The Twin Cities housing market continues to struggle. New numbers out Monday show home sales were down in August along with sales prices.
Experts say it'll likely stay a buyer's market for awhile longer.
Pending sales were down more than 30 percent in August compared to last year, and people who did sell got an average of 91 percent of their original asking price -- that's about a 3 percent drop from last August. Housing inventory was up by about 8 percent, the largest spike since February of 2008, according to the latest numbers from the Minneapolis Area Association of Realtors.
Jessica Ellison and her husband love their two-bedroom house in the Crocus Hill neighborhood of St. Paul, but with one bathroom and no basement, it's getting a little tight for their growing family.
"After our second child was born we decided that we need a little more space and we thought that this would be a good time to sell."
They put it on the market in April, hoping a first-time homebuyer would take advantage of the federal tax credit before it ended. But the house didn't sell.
To try and attract buyers, the Ellisons lowered their asking price -- twice. Now, the house is listed for less than what they bought it for.
"My husband and I were a little naive about the whole situation. We thought we have this great little house in a great location but there is so much else out there that we are competeting with," Jessica Ellison said.
Jeanne Boeh, an economics professor at Augsburg College, says the inventory is keeping the market sluggish.
"There still is a big shadow inventory," Boeh said. "Overall, we are selling less houses because a lot of people are sitting on the sidelines and as long as there is this amount of foreclosures and short sales, more traditional sellers are not likely to venture into the market especially because the average length of time of houses on the market is so long right now, well over a year."
There were about 6,300 completed foreclosures in the state during the second quarter of this year, up slightly over last year, according to another report released today by the Minnesota Housing Partnership.
But the number of people behind on their mortgages fell this quarter.
Chip Halbach, executive director of the Minnesota Housing Partnership, says that's a positive sign but it's too soon to celebrate the end of the housing crisis.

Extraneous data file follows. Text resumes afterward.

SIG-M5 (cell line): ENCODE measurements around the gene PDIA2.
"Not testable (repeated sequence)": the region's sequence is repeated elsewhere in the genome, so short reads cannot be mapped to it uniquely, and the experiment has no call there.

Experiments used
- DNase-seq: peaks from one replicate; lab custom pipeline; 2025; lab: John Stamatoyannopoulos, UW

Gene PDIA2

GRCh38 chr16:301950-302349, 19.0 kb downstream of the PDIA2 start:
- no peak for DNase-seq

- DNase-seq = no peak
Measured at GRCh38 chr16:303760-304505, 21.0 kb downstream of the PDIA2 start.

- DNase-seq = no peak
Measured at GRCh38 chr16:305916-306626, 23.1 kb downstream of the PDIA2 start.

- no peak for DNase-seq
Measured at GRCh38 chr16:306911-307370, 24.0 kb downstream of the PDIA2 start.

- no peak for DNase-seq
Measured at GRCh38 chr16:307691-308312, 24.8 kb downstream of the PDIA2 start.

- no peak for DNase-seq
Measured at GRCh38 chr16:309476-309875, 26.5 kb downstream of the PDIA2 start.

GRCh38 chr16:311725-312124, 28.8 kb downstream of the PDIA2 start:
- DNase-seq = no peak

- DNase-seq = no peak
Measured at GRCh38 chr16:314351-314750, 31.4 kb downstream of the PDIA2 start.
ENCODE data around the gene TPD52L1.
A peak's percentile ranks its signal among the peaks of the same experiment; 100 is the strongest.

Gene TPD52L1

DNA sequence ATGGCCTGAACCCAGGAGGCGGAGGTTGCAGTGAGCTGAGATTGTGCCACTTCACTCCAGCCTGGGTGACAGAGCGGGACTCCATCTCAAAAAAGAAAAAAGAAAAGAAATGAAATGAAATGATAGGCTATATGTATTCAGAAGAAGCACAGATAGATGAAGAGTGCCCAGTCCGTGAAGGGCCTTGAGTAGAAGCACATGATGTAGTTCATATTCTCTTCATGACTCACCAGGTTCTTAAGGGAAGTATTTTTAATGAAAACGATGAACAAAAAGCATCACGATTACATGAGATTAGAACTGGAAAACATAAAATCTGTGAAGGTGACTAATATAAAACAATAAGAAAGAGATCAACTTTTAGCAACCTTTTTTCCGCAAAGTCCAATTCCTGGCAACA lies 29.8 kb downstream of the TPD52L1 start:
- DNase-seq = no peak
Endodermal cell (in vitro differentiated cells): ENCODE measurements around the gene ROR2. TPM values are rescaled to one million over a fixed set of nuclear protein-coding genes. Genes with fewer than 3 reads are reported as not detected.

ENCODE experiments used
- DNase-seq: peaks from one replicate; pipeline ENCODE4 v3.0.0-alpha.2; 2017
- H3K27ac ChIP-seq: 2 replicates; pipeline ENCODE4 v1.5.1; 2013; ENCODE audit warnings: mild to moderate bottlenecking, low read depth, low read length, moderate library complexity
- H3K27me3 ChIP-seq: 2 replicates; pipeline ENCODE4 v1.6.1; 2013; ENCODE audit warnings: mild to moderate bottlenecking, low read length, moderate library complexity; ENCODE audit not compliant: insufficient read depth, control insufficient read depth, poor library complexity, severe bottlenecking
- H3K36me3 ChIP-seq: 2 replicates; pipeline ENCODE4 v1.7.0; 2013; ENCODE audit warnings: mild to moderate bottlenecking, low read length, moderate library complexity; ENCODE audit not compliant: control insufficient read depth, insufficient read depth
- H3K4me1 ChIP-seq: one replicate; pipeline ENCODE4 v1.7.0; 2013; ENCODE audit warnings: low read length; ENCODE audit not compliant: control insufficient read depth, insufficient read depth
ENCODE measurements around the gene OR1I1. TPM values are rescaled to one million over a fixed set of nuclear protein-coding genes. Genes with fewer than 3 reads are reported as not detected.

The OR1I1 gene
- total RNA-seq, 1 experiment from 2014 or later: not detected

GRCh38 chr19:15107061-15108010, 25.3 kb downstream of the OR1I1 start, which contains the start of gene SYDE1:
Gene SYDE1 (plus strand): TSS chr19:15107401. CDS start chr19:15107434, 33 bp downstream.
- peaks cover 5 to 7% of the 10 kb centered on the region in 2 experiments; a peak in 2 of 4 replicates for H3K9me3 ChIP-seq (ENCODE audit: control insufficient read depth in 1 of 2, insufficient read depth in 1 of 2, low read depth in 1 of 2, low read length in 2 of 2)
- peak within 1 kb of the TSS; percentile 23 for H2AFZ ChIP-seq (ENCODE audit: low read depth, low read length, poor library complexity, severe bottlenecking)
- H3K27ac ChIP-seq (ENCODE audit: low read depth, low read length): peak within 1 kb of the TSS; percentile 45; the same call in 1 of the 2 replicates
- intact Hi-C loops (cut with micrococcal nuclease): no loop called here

"What we are seeing is a small improvement in a very difficult situation and that small improvement is hopeful but there are hundreds of thousands of families across the state either in homeownership or rental paying half of their income for housing so we have a long ways to go," Halbach said.
Unemployment in Minnesota was about 7 percent in the second quarter. The Housing Partnership found that employment in housing construction hit a 15-year low during that time.
Halbach says getting more people back to work is key to improving the housing market.
Minneapolis Area Association of Realtors President-elect Pat Paulson agrees.
"When we are in a recession, at least the past several times, it seems like housing tends to bring us out of the recession. I don't know if we are going to do that this time," he said.
"I think we are waiting for the jobs to come to bring us out of the slump so we may have to kind of switch roles here. The economy I think needs to generate some more jobs and some other industries and then people will start buying houses more."
Paulson says it's likely to be a buyer's market for awhile longer. The good news, he says, is that home prices seem to have finally stabilized.
Jessica Ellison says she's hoping that's true, so she and her family can take advantage of the low home prices and move into a bigger place.
"It's hard for us to feel alone in this situation, like it's just us going through this but it is very frustrating because we are ready now," she said. "We are so invested in the idea of moving and getting a bigger place to raise our family because we want to have more kids. It's very discouraging."
Ellison says they'll take their house off the market and try again in the spring if they don't sell it soon.